Author: Peter Drysdale, Editor, East Asia Forum
Yesterday, after a hotly contested general election, a record electoral turnout and over half a century of essentially one-party rule, the Malaysian people edged towards change, but chose not to make the leap.
The campaign saw the ruling Barisan Nasional (BN or National Front) emphasise stability, continuity and economic growth, and the opposition Pakatan Rakyat (PR or People’s Alliance) urge the end of corruption, the institution of minority rights and dealing with issues over the cost of living. In a contest that always seemed too close to call, Prime Minister Najib Tun Razak has held on to power taking the prize from the indefatigable Anwar Ibrahim and his PR.
The election confronted Malaysia with big choices. While the Najib government led a tactical retreat on some elements of the old order, Anwar called for its sweeping rejection.
Malaysia struggles with breaking through the ‘middle-income trap’. Wages have climbed to the point where the country can no longer compete internationally in labour-intensive manufacturing. But skills and systems haven’t improved so that Malaysia can compete effectively in the same product lines as more advanced countries. Without further reforms, it is difficult to see how Malaysia can escape from this middle-income trap. Much of the struggle to find a way through has to do with escaping the legacy from the old order: a ‘New Economic Policy’ framed over 40 years ago, that entrenched discrimination against minorities (including the significant entrepreneurial classes) and ‘affirmative action’ through government-linked corporations (and systemic entrenchment of political patronage and corruption).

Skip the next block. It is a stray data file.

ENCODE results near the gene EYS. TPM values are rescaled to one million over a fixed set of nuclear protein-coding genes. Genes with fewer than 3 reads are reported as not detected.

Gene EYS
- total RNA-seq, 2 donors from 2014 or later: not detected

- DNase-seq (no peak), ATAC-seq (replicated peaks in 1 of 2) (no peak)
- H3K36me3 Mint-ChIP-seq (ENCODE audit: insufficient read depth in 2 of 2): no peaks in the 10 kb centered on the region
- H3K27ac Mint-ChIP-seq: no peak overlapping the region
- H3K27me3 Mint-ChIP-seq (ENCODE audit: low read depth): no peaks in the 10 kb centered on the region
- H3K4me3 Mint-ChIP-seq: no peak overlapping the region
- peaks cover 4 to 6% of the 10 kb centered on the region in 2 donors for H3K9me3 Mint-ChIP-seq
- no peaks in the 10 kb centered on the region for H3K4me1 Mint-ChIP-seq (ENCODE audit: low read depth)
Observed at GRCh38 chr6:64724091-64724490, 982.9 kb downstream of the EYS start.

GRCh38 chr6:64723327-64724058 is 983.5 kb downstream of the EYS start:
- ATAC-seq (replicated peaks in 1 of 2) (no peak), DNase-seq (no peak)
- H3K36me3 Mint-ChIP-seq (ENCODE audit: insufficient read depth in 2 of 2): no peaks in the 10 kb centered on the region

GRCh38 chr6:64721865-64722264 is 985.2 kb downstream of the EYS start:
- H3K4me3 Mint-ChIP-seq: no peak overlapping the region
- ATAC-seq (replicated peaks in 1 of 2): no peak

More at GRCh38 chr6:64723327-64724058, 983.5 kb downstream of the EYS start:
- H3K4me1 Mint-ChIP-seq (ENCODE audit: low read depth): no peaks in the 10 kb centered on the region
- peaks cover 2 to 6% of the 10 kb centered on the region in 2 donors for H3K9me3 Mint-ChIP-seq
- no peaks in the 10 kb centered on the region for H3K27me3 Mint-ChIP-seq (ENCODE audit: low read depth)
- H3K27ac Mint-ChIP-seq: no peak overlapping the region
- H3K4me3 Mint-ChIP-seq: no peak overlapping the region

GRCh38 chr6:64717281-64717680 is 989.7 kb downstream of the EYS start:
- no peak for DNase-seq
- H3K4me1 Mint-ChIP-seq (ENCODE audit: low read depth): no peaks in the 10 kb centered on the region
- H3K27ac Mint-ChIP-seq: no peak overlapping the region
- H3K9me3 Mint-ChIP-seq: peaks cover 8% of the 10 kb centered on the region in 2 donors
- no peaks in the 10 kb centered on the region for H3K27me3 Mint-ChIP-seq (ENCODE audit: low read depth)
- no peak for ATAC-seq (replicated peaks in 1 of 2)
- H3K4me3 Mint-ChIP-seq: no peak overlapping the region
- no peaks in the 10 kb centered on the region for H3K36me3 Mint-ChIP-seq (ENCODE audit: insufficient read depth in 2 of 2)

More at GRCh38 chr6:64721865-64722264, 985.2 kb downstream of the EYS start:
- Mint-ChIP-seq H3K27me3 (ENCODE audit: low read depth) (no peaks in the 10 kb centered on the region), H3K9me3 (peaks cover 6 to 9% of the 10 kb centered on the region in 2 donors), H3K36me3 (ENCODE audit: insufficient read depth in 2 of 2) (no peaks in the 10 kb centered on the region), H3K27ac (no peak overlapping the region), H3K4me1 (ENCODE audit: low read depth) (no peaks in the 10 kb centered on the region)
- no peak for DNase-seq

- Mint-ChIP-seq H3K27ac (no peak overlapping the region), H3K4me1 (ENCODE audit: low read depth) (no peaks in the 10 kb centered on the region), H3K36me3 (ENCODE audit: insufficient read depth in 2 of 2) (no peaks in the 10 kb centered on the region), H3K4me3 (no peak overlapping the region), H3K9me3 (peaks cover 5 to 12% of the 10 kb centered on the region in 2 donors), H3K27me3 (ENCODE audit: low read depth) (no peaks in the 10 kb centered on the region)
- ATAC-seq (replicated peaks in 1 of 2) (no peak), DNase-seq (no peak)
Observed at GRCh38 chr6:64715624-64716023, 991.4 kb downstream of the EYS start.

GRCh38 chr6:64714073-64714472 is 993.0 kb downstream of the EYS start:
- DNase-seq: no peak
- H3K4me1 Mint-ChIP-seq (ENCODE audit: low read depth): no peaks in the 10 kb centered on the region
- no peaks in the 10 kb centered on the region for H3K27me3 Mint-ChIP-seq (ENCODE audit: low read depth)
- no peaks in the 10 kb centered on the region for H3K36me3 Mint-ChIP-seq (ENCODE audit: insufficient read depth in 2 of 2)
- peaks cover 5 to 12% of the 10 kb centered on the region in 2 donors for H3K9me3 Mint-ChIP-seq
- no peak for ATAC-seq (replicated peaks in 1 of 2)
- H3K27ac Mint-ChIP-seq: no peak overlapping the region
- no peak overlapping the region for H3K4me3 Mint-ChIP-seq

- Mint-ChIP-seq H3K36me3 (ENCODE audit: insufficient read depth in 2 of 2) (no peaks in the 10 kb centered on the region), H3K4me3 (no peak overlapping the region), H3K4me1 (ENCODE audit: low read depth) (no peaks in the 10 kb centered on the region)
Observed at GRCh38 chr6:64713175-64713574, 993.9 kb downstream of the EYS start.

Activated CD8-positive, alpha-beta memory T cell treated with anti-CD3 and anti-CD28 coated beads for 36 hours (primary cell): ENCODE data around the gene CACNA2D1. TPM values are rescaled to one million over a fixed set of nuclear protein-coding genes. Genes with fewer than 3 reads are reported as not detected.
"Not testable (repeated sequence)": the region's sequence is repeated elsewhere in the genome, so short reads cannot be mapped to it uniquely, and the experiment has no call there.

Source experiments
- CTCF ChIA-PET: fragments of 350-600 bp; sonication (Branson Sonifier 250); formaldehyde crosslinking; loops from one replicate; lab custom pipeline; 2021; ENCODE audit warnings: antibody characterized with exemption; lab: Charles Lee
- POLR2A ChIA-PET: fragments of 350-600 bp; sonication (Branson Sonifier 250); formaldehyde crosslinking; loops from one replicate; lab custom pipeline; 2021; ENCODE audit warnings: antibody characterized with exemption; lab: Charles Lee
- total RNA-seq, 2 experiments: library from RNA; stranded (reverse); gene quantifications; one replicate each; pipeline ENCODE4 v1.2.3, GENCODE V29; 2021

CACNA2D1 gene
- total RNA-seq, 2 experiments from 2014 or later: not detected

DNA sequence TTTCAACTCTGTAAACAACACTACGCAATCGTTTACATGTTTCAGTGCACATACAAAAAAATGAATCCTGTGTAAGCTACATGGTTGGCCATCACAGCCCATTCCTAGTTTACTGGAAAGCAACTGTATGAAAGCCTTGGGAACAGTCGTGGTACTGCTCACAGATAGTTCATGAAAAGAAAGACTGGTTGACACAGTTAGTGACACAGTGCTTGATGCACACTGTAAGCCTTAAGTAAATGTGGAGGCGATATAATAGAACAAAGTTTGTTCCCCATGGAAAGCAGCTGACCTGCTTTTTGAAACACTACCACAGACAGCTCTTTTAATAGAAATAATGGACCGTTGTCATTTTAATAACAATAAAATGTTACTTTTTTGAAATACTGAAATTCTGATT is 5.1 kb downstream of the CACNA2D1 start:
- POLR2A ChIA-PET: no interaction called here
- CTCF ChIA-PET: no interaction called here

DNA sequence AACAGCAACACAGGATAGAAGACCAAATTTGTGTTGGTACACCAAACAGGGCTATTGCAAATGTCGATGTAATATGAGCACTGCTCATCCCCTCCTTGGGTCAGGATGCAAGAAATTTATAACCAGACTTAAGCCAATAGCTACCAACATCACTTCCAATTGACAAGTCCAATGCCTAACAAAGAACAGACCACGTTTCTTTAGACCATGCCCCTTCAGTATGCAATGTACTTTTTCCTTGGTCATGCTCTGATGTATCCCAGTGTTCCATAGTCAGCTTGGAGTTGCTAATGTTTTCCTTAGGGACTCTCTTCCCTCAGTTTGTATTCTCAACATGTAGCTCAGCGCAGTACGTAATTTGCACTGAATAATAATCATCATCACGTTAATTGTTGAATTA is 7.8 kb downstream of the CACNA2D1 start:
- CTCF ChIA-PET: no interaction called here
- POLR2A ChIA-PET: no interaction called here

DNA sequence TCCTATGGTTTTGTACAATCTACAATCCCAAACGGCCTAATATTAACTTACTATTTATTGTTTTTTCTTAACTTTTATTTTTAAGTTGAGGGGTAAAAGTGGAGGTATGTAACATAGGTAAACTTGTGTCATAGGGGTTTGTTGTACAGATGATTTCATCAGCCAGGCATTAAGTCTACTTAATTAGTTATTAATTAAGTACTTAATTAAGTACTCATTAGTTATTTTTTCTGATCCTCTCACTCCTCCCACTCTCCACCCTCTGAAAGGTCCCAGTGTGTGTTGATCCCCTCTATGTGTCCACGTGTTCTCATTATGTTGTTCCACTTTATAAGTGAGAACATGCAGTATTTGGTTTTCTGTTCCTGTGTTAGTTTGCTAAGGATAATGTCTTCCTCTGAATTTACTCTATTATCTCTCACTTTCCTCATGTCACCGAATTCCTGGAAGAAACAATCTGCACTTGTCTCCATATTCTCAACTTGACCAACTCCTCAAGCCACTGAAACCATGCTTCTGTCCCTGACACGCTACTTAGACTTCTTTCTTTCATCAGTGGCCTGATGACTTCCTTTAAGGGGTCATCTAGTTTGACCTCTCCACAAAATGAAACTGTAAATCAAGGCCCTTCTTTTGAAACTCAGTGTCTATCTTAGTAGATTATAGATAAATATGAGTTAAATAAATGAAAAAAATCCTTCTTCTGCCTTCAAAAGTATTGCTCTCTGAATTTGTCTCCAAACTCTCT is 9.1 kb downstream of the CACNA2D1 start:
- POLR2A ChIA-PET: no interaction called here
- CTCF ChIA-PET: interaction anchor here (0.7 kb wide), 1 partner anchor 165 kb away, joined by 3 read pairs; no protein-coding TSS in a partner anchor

The Najib administration did a creditable job in implementing Malaysia’s so called ‘New Economic Model’ — a shift away from the old New Economic Policy — that aims to double the country’s per capita income by 2020 via a raft of reforms across key economic sectors and in government. While targets have been met or exceeded and economic growth has picked up despite the unfavourable international circumstances (the World Economic Forum now ranks Malaysia 21st out of 142 economies in its world competitiveness ranking, up from 26th in 2010), the implementation of these programs is still to address the core problem of the long-standing bumiputra (sons of the soil) affirmative action policy.
Najib, to give him his due, tried hard to reform bumiputra policy, but failed in the face of pressure from within his own party, as well as from powerful ethnic Malay interest groups. The Malay elite have reaped enormous benefits from the policy and were unlikely to surrender their privileges easily. Nonetheless, Najib entered the election with a standing that far exceeded that of his ruling coalition — commanding an enviable approval of 61 per cent — paradoxically because of the support of those Malay elites at the same time as his progressivist inclinations.